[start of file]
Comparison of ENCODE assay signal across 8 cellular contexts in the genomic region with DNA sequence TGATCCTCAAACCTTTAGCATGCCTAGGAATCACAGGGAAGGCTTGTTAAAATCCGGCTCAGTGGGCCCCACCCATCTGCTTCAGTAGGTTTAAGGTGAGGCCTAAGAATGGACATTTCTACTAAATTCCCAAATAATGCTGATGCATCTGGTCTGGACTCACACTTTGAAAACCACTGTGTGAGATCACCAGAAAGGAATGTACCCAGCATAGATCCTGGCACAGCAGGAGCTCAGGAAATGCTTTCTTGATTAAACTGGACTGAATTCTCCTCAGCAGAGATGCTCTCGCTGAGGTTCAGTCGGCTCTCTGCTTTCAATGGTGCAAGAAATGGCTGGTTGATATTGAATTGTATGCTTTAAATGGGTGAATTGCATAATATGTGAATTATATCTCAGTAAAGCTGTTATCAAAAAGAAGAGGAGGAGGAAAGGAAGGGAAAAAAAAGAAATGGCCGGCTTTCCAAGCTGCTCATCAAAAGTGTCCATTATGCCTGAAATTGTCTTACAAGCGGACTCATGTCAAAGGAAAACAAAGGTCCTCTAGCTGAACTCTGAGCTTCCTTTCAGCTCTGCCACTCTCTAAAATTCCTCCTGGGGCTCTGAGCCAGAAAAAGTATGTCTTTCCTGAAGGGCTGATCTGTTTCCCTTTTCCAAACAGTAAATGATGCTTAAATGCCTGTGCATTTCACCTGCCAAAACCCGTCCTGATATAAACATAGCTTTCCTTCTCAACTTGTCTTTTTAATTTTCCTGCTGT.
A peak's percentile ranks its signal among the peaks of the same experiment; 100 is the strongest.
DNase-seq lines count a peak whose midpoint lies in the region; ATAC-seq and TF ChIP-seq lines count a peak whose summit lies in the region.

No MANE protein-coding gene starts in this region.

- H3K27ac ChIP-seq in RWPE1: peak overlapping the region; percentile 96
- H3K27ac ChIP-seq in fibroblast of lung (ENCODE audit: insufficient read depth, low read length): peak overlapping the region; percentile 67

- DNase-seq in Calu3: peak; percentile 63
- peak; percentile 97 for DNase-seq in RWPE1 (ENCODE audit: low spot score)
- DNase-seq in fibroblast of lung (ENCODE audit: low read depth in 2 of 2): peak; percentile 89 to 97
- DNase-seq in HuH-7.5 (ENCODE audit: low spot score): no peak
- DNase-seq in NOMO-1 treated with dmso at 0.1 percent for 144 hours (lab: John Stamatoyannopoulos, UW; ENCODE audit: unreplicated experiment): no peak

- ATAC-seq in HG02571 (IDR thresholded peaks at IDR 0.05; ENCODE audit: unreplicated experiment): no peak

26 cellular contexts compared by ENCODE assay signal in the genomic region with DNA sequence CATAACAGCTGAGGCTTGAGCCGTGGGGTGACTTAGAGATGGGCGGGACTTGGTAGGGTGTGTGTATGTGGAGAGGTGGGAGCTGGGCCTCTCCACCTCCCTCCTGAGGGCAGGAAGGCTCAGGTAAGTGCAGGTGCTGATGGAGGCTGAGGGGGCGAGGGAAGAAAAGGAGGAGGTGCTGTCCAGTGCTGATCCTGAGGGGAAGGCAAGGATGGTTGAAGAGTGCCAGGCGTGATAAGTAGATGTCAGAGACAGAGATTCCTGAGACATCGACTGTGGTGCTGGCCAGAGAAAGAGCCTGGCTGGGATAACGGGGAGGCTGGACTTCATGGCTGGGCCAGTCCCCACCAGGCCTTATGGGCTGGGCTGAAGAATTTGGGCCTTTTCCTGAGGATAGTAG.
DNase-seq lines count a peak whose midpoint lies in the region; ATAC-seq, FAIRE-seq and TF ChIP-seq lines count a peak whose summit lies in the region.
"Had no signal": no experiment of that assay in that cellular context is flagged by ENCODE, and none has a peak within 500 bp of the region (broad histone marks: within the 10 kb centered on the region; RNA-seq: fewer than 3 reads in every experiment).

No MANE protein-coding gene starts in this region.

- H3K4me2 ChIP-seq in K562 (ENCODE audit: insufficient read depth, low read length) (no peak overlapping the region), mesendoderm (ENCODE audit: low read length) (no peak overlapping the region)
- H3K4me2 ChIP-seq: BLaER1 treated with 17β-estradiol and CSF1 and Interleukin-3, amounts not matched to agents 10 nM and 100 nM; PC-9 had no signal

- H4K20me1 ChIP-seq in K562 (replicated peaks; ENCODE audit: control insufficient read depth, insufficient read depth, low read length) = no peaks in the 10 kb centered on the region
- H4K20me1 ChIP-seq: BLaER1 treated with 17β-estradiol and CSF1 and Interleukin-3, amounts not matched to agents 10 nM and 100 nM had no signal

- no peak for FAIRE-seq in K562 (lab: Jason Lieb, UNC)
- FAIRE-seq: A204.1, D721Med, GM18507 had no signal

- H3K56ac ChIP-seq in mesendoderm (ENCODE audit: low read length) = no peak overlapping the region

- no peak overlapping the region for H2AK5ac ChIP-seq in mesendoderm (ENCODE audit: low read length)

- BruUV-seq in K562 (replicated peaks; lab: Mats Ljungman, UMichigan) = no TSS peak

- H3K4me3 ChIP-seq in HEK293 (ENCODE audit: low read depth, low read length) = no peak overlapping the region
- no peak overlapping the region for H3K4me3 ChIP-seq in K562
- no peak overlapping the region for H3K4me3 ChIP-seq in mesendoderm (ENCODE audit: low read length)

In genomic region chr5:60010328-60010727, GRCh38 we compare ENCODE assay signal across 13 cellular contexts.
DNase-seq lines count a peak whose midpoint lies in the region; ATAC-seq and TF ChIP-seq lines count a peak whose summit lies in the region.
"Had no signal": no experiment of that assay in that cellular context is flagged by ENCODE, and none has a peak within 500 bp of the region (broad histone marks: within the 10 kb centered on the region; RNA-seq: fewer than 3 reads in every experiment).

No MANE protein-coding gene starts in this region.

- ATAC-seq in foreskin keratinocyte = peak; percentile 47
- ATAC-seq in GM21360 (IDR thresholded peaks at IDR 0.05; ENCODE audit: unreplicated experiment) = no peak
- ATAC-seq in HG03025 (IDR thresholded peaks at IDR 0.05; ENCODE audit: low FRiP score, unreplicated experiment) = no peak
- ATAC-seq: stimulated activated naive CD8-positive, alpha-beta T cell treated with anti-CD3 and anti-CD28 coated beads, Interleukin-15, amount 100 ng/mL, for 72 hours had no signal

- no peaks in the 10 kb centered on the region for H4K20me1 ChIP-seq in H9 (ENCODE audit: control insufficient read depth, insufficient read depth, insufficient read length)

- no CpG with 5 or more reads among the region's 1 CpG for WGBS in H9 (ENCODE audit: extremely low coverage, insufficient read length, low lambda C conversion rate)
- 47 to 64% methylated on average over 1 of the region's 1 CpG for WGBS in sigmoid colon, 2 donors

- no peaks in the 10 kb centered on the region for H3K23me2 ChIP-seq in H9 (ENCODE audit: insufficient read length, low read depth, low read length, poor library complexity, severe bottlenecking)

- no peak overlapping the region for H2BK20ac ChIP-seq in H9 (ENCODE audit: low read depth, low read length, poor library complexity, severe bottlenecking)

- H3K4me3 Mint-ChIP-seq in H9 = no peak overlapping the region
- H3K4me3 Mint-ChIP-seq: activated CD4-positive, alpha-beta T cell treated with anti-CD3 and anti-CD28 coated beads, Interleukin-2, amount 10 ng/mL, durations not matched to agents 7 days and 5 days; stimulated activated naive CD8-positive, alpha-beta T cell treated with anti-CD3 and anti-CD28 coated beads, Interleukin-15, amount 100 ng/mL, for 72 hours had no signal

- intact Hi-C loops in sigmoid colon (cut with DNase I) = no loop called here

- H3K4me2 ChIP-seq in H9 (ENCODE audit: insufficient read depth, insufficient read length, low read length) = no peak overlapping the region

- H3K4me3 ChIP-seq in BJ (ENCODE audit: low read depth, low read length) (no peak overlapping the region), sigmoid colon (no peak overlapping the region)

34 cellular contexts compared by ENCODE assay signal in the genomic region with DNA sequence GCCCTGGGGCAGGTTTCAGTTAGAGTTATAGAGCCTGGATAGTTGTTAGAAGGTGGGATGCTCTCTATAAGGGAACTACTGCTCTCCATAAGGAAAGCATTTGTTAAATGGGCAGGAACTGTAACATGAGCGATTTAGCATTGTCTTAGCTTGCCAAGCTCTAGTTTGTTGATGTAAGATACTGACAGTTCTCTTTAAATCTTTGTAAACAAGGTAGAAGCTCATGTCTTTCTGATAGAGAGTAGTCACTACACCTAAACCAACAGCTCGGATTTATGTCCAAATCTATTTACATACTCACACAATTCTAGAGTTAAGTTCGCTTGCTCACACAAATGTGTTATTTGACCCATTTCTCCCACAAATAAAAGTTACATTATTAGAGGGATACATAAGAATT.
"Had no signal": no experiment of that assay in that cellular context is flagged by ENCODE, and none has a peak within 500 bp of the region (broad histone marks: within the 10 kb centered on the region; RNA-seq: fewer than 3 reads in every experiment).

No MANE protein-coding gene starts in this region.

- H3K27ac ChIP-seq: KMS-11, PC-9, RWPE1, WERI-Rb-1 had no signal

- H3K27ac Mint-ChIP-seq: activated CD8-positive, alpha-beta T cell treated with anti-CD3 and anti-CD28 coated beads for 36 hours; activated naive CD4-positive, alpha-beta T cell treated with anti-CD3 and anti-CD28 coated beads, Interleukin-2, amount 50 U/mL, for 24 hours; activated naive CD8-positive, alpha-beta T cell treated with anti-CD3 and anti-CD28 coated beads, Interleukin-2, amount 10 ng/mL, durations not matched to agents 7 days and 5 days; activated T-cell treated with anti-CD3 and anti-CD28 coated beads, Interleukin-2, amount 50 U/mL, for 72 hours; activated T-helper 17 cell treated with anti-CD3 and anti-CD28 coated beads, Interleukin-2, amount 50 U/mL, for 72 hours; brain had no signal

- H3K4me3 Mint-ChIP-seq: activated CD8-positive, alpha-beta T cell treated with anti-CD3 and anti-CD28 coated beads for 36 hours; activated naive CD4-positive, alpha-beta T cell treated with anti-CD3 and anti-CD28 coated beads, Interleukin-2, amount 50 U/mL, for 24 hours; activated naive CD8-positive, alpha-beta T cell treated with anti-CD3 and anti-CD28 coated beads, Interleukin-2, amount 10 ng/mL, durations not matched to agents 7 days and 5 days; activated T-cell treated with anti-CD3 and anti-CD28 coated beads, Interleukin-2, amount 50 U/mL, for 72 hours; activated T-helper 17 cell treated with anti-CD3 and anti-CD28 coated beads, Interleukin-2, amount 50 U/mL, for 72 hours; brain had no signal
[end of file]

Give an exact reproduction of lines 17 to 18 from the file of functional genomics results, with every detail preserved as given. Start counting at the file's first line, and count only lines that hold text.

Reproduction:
- H3K4me2 ChIP-seq in K562 (ENCODE audit: insufficient read depth, low read length) (no peak overlapping the region), mesendoderm (ENCODE audit: low read length) (no peak overlapping the region)
- H3K4me2 ChIP-seq: BLaER1 treated with 17β-estradiol and CSF1 and Interleukin-3, amounts not matched to agents 10 nM and 100 nM; PC-9 had no signal